The common wisdom is that working in fields with high social impact such as environmental protection or education requires lowering one’s salary expectations whereas some of the fields that have the reputation of being lucrative financially also face the suspicion of exploitative culture or frequent moral hazards such as finance or the petrochemical sector.
While this reputation is certainly based on some factual observations, I also find it a bit paradoxical, at least if you believe that markets are somewhat efficient in allocating resources. In an efficient market, shouldn’t the highest paying job that I can find also be the one that maximizes my positive impact on society?
Let us go through the argument in favor of this perspective before considering the caveats.
Argument 1: The job market identifies the company that values you most.
Firstly, note that the market that allocates an employee’s work to an employer is a matching market: We have a number of sellers (job seekers that offer their work as a product) and a number of buyers (companies seeking to hire). The mechanism that allocates job seekers to employers is a form of auction: The buyers can place a bid (proposed total compensation) for a candidate’s work which the candidate can accept or reject taking into account other offers they may have received. The employer can then decide to make a new offer.
Further, note that each employer assigns a value to the work of a potential employee . This value corresponds to the marginal monetary benefit that the employer expects to get out of the employee. forms the absolute upper bound of what a rational buyer can offer.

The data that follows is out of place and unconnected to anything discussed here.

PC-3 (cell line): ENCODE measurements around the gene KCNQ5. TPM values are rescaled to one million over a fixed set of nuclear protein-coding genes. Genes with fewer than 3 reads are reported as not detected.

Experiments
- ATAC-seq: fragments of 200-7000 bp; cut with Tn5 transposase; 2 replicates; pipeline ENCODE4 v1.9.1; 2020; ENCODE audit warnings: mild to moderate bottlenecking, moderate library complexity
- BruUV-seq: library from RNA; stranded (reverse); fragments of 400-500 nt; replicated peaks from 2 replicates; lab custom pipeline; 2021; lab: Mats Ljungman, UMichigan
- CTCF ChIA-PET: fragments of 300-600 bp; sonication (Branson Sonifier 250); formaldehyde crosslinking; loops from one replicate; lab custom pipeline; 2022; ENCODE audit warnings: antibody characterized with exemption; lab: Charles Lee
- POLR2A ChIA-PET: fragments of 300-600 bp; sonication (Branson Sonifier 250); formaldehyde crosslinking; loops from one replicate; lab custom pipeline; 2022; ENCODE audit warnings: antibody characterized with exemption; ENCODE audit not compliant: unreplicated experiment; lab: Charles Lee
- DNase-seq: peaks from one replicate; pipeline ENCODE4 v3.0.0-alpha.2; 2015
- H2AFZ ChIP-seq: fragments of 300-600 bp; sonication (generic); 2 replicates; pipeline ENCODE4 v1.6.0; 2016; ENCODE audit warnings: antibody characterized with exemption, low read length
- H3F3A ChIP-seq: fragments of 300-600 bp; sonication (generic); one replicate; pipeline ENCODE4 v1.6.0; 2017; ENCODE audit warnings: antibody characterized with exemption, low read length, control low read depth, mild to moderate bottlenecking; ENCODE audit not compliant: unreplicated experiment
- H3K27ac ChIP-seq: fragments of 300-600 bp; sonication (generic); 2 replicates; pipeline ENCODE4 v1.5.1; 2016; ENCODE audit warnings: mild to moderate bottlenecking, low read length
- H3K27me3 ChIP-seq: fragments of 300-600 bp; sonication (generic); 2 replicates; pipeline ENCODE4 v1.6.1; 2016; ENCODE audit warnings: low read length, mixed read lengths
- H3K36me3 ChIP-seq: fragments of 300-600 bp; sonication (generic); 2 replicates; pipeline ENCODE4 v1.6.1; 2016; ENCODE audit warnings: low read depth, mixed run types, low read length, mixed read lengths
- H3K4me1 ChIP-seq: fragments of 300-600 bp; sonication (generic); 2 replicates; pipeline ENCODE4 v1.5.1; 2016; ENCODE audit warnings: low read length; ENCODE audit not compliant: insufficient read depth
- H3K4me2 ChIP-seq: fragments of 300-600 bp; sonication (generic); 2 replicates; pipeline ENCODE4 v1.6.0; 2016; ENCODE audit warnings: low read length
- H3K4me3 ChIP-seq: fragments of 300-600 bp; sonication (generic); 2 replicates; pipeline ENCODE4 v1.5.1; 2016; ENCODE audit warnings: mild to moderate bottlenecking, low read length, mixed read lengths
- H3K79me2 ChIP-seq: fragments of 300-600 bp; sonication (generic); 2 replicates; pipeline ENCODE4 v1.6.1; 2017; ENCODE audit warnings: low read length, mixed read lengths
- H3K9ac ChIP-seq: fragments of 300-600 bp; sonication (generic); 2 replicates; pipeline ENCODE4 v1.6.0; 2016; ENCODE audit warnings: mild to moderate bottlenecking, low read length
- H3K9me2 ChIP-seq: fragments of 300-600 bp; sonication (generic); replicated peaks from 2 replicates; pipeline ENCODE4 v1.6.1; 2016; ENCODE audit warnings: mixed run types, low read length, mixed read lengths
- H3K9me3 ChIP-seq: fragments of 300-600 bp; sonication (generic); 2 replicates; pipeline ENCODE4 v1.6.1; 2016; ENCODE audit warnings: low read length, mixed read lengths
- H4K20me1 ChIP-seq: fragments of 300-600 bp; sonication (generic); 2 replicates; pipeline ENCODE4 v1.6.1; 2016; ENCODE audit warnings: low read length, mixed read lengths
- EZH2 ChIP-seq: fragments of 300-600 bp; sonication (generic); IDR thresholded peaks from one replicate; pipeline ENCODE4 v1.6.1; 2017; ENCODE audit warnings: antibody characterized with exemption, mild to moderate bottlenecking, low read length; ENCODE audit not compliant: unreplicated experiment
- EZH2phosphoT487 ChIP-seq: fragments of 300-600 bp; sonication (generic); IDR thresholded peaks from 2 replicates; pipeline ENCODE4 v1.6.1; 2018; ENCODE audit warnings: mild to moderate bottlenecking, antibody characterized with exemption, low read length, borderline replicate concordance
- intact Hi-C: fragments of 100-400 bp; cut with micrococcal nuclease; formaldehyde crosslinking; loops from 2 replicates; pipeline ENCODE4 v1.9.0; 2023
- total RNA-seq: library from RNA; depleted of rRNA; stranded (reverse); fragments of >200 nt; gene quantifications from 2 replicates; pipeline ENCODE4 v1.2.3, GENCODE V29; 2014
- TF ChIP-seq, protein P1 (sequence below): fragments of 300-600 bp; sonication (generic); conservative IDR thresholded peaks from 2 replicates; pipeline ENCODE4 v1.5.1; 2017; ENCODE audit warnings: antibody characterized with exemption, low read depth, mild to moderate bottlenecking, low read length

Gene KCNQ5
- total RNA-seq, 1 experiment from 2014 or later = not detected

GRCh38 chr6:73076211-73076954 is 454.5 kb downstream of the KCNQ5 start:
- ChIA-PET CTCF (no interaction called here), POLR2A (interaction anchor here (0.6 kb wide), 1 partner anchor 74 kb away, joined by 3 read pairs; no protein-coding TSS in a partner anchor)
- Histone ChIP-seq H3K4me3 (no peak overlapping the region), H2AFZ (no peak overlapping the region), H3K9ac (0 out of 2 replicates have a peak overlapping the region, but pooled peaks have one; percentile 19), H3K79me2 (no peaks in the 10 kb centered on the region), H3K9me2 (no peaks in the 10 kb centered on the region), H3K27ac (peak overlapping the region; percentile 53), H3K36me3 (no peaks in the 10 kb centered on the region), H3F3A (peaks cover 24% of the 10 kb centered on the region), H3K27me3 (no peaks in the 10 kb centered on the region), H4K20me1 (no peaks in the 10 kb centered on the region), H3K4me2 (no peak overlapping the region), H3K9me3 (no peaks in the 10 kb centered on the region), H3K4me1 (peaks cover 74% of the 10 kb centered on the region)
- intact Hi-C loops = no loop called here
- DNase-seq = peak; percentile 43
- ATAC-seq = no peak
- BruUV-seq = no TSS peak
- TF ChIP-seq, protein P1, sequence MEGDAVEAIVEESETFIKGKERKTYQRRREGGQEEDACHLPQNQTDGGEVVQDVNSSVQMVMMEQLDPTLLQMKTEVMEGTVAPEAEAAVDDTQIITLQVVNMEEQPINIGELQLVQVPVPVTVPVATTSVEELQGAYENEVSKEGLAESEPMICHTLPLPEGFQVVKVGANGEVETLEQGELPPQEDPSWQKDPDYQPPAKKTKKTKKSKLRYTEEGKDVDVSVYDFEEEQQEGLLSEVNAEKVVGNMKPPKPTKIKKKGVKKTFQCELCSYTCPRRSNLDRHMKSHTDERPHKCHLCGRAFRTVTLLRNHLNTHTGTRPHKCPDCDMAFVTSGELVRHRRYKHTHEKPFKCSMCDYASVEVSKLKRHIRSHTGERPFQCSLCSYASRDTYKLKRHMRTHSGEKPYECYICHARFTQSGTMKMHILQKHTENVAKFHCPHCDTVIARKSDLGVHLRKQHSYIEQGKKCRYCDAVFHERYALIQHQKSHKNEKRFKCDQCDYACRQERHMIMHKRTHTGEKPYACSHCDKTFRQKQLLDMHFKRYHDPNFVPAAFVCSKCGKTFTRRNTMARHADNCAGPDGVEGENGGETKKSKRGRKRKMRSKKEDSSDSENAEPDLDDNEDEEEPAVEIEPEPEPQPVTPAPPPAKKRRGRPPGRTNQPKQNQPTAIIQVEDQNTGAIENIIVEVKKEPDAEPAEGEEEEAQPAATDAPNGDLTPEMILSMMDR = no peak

Similarly, the candidate can have a reserve price which is the lowest possible offer they are willing to consider. Every bid that a company makes to a candidate will be lower than and for a match to happen, it needs to be at least .
Let us make the somewhat hand-wavy assumption that the above-described mechanism simplifying the job market approximates the auction procedure proposed by Demange, Gale & Sotomayor in 1986 and hence produces a set of market-clearing prices. This means: A set of compensation offers so that every company gets the candidate they prefer at that price assuming that each candidate accepts the highest paying offer.
One of the properties of a vector of market-clearing prices is that the resulting match of a candidate to an employer maximizes the value .
What this effectively means for a candidate is that by increasing the price until there is only one company left that is willing to pay this price, they also identified the company with the highest value , meaning the company that places the highest value on the employee’s work.
Argument 2: The value that an employer assigns to your work is your marginal revenue.
Following the argument above, for a candidate , optimizing for total compensation should identify the company that values this candidate the most. Where does this value come from? It is the marginal revenue that the company thinks it can gain by hiring : The expected revenue with the candidate on board should be higher than without the candidate on board. (You may notice that I am glossing over a lot of counterarguments here, please bear with me!)
Now, this marginal revenue that an individual is able to contribute can be different from company to company for the following reasons:
- Assume company A and company B would use the candidate’s work with the same efficiency. At both companies, the candidate has a similar contribution. However, company B simply has a more valuable product and is able to ask for a larger markup. Therefore the net marginal revenue will be bigger at company B.
- Assume company A and company B produce products of similar market value, however company B can make more efficient use of the candidate’s work. Again, company B has the highest marginal revenue.